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Old 10-19-2014, 04:05 AM   #21 (permalink)
Human Environmentalist
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Join Date: Aug 2010
Location: Oregon
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Acura TSX - '06 Acura TSX
90 day: 24.19 mpg (US)

Lafawnda - '01 Honda CBR600 F4i
90 day: 47.32 mpg (US)

Big Yeller - '98 Dodge Ram 2500 base
90 day: 21.82 mpg (US)

Prius Plug-in - '12 Toyota Prius Plug-in
90 day: 57.64 mpg (US)

Mazda CX-5 - '17 Mazda CX-5 Touring
90 day: 23.6 mpg (US)

Chevy ZR-2 - '03 Chevrolet S10 ZR2
90 day: 17.14 mpg (US)
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Originally Posted by aerohead View Post
I pulled the belt off my CRX's alternator,ran out a tank,and couldn't perceive any mpg difference.I'm certain that it reduced the road load a bit,but not enough to show at the pump with crude testing.This was daylight-only driving with zero accessories on,just the ignition system running constant-loss off the battery.
Your vehicle may just have a very low electrical demand under the conditions you were running. As shown above, I have a base electrical demand of 14amps. The TSX has many electrical accessories, so it may be on the higher end of typical electrical usage.

The less electrical energy a vehicle uses, the less an alternator delete will improve fuel economy.

I would bet that if you normally drove at night, you would notice a higher mpg with an alternator delete.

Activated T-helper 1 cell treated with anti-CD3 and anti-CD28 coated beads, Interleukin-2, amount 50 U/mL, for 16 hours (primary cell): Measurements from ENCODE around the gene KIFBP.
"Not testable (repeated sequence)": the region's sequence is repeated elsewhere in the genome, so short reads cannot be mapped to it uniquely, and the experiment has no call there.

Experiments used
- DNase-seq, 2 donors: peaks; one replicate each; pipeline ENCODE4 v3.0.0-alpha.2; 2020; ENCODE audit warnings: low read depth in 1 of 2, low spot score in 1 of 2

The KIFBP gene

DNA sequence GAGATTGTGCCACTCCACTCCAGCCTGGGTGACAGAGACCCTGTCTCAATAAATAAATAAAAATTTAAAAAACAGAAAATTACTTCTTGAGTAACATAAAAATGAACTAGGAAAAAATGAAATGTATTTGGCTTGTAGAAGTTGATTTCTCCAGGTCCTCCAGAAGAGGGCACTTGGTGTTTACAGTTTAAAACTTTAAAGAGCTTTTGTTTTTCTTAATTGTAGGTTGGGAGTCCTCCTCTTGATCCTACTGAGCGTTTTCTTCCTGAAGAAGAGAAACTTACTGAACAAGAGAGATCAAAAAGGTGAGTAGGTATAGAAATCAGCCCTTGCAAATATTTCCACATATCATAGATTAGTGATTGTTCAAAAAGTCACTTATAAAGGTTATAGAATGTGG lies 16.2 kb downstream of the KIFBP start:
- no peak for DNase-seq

Unfortunately, the more demand there is for electrical energy, and therefore potential for savings with an alternator delete, the larger and more costly the battery system must become.

Originally Posted by Cobb View Post
I thought maybe considering your location you found seat heaters was more efficient than running the hvac?
In my spreadsheet above, I show a base load of 14amps. Turning on the automatic HVAC adds 21amps, more than doubling and almost tripling the electrical load. A single seat heater adds 1 amp on low and 4 amps on high. To my surprise, it's much more efficient to generate heat by converting gasoline energy into mechanical energy, and then into electrical energy, and finally into seat heating, than to simply move the waste heat from the engine into the passenger compartment. It seems the reason for this is the cooling fan in the engine bay runs anytime the HVAC is engaged. On top of that is the blower motor, which I would assume still uses a power resistor to vary fan speed instead of PWM (more efficient).

I used to avoid the seat heaters, and instead wait for engine temps to come up before turning on the HVAC, but now I'll leave it off and instead run the seats, which have a very low impact on FE.

Originally Posted by Frank Lee View Post
Gonna go with a deep-cycle battery?
Probably 40 Ah LiFePO4, which it appears might cost as low as $200. My concern was the inability of charging this chemistry at anything below freezing, which happens about 2 months a year here.

My thinking is that it won't be a concern because I will run the engine before any need for charging will occur, and the engine bay temperatures will be significantly above freezing. If I need to engage the alternator on a longer trip, I simply drive until the need to engage, and then temperatures will have risen to acceptable levels. My normal routine will be to charge at home in the garage after having completed a trip. Again, engine bay temps will be above freezing.

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Last edited by redpoint5; 10-19-2014 at 03:36 PM..
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